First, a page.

Return to Transcripts main page


Mysterious Death; Russia Testing Trump?; Flynn Resignation; Interview with Senator Bob Corker of Tennessee; Interview with Senator Amy Klobuchar with Minnesota. Aired 4-4:30p ET

Aired February 14, 2017 - 16:00   ET



JAKE TAPPER, CNN ANCHOR: Hard to understand why General Flynn thought lying in this White House would be considered not that big a deal.

THE LEAD starts right now.

A chat with Russia and the ensuing cover-up cost the national security adviser his job and his reputation, as Vladimir Putin possibly sees an opening, deploying a missile, violating an arms treaty with the U.S.

The sudden and mysterious death of Kim Jong-un's half-brother after he was reportedly attacked. Did his playboy lifestyle catch up with him or was something more sinister afoot?

Plus, a thundering flood, homes in danger, the race to patch up part of this nation's tallest dam with even more rain on its way.

Good afternoon, everyone. Welcome to THE LEAD. I'm Jake Tapper.

The Dow closing at 20500 today, a new high. Lots of news going on.

But, first, we're going to begin with the politics lead. After a long and winding road of lies and misdirection going back at least a month, the search for a new national security adviser for President Trump is now in full swing with the resignation of former General Michael Flynn, a man the president had at his right hand throughout the entire general election, and the transition, and the first three weeks of his presidency.

Now, this all seemed to start in late December, when Flynn spoke on the phone with Russia's ambassador to the United States, and despite General Flynn's later denials, the two of them clearly discussed Obama administration sanctions newly imposed and the possibility of revisiting them later, what could clearly be perceived as the incoming administration undermining the Obama administration, literally providing aid and comfort to an American foe, if not enemy.

Now, a couple of weeks later, on January 14, Vice President Pence spoke to Flynn, who the president says assured him that sanctions had not been discussed with the Russian ambassador. That was not true. But the vice president repeated that lie the next day on CBS.

(BEGIN VIDEO CLIP) MIKE PENCE, VICE PRESIDENT OF THE UNITED STATES: What I can confirm, having spoken to him about it, is that those conversations that happened to occur around the time that the United States took action to expel diplomats had nothing whatsoever to do with those sanctions.


TAPPER: Then, on January 26, after acting Attorney General Sally Yates, an Obama administration holdover, warned the White House counsel about the content of the call -- not surprisingly, U.S. intelligence monitors the phone calls of foreign ambassadors -- moreover, Yates to the White House, Flynn's misleading statements -- Yates told the Flynn's misleading statements could leave him open to Russian blackmail.

The White House counsel then informed President Trump of the situation. Now, all of that was confirmed today right from the mouth of President Trump's own press secretary, Sean Spicer.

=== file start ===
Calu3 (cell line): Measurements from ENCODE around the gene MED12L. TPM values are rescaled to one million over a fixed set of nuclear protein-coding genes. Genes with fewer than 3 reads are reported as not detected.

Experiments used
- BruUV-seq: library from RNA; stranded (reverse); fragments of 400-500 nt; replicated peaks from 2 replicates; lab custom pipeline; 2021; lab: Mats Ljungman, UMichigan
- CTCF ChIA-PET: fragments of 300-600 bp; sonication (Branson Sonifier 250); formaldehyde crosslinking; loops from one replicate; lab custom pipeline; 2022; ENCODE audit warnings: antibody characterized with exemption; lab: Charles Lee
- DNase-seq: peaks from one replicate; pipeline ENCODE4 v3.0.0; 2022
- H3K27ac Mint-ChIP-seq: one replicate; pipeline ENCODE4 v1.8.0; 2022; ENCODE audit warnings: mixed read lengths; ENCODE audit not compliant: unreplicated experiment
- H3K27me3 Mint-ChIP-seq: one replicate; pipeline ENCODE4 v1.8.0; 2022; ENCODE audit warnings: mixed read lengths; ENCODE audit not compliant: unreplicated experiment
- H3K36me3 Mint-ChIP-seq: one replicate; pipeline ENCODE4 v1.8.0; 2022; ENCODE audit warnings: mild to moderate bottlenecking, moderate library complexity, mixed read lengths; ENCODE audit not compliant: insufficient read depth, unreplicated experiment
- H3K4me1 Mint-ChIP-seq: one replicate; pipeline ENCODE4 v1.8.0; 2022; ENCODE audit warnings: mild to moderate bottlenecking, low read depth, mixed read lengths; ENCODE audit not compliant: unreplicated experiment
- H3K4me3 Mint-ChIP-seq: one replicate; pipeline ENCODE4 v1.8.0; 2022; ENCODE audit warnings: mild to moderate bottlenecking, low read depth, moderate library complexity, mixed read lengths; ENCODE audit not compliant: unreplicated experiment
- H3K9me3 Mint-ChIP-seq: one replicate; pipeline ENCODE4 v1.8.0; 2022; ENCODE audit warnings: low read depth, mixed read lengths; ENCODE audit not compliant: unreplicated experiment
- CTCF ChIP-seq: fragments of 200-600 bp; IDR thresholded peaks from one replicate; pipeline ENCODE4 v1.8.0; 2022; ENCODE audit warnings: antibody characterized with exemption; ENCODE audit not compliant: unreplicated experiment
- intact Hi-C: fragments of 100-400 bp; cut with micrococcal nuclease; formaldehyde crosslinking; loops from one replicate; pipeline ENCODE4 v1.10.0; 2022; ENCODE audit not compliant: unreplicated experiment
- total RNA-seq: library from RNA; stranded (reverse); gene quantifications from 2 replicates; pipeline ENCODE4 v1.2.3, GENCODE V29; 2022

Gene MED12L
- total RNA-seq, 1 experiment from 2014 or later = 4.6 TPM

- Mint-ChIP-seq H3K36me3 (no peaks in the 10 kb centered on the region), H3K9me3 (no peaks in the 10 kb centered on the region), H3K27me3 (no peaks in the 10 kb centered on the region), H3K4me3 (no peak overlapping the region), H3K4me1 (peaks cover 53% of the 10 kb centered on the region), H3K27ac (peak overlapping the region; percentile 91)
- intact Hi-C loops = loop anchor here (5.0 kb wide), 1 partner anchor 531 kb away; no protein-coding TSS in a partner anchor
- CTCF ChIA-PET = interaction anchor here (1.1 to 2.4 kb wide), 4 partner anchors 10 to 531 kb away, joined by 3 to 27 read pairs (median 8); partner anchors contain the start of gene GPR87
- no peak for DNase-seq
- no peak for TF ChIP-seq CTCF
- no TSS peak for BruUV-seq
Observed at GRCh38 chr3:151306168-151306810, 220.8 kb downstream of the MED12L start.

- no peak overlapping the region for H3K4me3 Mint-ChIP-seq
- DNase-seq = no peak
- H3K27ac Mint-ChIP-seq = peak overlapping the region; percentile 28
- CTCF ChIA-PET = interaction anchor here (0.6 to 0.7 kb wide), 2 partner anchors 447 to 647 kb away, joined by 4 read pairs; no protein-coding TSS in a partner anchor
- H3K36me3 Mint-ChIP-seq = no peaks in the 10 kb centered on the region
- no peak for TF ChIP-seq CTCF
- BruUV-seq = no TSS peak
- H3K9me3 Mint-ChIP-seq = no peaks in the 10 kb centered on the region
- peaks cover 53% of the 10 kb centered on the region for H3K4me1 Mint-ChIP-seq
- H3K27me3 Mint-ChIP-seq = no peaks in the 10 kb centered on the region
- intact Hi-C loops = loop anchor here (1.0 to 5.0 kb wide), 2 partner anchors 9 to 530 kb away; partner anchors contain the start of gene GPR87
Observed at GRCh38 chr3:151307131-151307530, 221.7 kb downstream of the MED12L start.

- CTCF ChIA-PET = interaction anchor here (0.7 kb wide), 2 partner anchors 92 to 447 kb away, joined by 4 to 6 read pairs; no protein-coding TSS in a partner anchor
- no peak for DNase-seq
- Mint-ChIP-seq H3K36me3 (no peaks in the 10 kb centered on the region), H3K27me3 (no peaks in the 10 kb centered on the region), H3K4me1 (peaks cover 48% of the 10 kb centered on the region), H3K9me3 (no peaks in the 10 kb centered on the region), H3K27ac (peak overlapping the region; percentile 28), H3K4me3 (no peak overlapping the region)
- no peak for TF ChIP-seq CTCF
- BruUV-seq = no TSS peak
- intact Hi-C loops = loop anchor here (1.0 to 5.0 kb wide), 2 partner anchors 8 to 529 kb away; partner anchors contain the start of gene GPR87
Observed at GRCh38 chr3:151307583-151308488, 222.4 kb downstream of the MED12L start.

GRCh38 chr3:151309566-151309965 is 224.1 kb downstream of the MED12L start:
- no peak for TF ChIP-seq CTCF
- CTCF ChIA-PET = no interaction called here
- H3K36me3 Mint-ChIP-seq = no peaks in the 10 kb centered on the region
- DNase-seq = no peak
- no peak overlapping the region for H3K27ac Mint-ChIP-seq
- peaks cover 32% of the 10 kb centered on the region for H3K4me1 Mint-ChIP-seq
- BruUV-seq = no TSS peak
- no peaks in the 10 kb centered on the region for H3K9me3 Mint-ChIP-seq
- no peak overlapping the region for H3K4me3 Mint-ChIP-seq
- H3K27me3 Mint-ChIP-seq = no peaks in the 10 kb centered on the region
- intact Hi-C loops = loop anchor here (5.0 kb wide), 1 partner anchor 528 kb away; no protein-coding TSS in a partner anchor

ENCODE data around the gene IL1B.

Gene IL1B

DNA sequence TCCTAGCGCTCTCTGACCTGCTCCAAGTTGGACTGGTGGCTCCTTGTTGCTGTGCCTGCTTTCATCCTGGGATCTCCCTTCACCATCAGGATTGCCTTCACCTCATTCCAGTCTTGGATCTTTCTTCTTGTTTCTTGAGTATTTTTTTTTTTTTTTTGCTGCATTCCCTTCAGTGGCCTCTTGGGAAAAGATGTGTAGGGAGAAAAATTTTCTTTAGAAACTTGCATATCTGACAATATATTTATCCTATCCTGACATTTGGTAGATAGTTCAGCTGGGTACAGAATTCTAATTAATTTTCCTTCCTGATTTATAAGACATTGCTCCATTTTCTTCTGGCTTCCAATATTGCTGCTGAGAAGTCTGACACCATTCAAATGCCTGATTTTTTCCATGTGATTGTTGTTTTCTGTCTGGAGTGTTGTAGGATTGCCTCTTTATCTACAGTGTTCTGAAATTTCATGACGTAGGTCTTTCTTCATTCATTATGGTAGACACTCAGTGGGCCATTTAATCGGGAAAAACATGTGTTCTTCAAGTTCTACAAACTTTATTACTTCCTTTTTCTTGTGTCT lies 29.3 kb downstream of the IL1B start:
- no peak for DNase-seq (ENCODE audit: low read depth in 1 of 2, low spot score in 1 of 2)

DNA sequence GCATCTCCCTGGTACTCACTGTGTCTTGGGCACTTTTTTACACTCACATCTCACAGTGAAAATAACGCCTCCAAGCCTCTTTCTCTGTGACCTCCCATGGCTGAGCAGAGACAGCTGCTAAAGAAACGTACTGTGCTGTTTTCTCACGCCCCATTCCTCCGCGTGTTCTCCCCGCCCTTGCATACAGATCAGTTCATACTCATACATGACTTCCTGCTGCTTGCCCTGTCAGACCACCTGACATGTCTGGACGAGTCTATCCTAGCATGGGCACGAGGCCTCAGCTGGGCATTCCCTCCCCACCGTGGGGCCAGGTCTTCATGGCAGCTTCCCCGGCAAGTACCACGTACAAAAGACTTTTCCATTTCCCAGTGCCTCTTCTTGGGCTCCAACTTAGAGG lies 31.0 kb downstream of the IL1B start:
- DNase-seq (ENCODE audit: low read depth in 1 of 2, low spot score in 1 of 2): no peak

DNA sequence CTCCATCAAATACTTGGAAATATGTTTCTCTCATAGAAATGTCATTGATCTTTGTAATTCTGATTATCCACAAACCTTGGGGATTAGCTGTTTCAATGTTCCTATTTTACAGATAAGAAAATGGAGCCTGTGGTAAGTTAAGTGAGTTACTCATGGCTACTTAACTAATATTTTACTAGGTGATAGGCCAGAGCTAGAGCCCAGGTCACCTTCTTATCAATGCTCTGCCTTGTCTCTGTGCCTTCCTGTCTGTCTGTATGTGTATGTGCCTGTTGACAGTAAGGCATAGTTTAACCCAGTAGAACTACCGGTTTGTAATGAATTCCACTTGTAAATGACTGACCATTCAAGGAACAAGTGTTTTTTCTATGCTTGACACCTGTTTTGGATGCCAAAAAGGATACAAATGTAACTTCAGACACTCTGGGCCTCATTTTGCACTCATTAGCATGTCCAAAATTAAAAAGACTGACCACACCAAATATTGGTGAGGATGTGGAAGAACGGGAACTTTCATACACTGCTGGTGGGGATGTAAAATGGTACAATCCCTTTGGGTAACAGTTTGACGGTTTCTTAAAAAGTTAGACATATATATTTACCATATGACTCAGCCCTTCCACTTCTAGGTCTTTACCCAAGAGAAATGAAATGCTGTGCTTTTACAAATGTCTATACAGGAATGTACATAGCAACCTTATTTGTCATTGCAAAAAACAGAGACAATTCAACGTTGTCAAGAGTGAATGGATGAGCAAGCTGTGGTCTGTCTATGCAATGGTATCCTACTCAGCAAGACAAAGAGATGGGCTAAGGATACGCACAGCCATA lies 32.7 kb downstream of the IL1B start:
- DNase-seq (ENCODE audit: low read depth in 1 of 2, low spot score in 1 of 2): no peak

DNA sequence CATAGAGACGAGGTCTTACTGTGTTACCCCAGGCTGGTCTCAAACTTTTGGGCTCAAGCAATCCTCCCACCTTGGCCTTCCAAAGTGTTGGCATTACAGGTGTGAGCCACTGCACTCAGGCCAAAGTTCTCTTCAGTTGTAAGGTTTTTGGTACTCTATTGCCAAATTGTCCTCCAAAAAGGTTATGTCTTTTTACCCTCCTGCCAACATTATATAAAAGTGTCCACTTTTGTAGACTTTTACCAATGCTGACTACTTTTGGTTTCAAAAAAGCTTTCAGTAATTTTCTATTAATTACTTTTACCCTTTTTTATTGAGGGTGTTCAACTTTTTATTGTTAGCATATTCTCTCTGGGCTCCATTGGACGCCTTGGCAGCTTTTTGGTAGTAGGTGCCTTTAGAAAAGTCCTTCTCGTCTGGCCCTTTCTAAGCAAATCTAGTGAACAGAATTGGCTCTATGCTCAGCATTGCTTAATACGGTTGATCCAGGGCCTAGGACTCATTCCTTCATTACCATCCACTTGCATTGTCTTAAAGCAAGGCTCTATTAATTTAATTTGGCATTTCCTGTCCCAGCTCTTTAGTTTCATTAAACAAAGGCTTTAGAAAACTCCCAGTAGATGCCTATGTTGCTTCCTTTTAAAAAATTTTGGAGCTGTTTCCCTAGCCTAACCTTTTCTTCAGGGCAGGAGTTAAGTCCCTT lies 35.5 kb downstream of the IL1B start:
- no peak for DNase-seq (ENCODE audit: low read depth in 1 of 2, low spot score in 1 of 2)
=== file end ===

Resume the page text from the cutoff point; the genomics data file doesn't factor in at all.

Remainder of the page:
SEAN SPICER, WHITE HOUSE PRESS SECRETARY: Well, as I mentioned, the first day that the Department of Justice made White House counsel available or sought to notify White House counsel was January 26. The president was immediately informed of the situation.


TAPPER: So, President Trump had been immediately informed of the situation on January 26, and yet Flynn remained on the job.

Nothing changed until "The Washington Post" broke the story. But here is what President Trump told reporters and, by extension you the public, when asked about the story last week.


DONALD TRUMP, PRESIDENT OF THE UNITED STATES: I don't know about it. I haven't seen it. What report is that?

QUESTION: "The Washington Post" is reporting that he talked to the ambassador of Russia before you were inaugurated. (OFF-MIKE)

TRUMP: I haven't seen that. I'll look at that.


TAPPER: Would you consider that to be a truthful, honest and forthcoming answer from the president about the national security scandal?

And another question, this one for the White House. Did President Trump lose confidence in his national security adviser because General Flynn made that call and then lied about it to the public and to members of the administration, or did President Trump lose confidence in Flynn because we found out about the calls and the lies? CNN senior White House correspondent Jim Acosta is live for us on the

North Lawn.

Jim, we are just learning right now that the FBI apparently interviewed General Flynn in the early days of the administration. That's according to a White House official.


CNN has confirmed from a White House official that FBI agents did interview the former National Security Adviser Michael Flynn about that phone call with the Russian ambassador in the early days of the administration. No word yet what the outcome of that interview was or what the Department of Justice is doing with that information.

But, Jake, clearly at this point the White House is putting the blame squarely on Michael Flynn for misleading the administration about the call with the Russian ambassador. And the White House insisted the president was not misleading reporters himself when he maintained he didn't know about the story.



ACOSTA (voice-over): One day after the Trump administration offered conflicting stories about the fate of now former National Security Adviser Michael Flynn, the White House tried to give one simple explanation: Flynn lost the trust of the president and it was time to go.

SPICER: The evolving and eroding level of trust as a result of this situation and a series of other questionable instances is what led the president to ask for General Flynn's resignation.

ACOSTA: White House Press Secretary Sean Spicer says it was Flynn who sealed his own fate by misleading top official officials, including the vice president, about his phone conversation about sanctions against Russia with the Russian ambassador during the transition. But Spicer declined to say whether Flynn had intentionally lied about the call.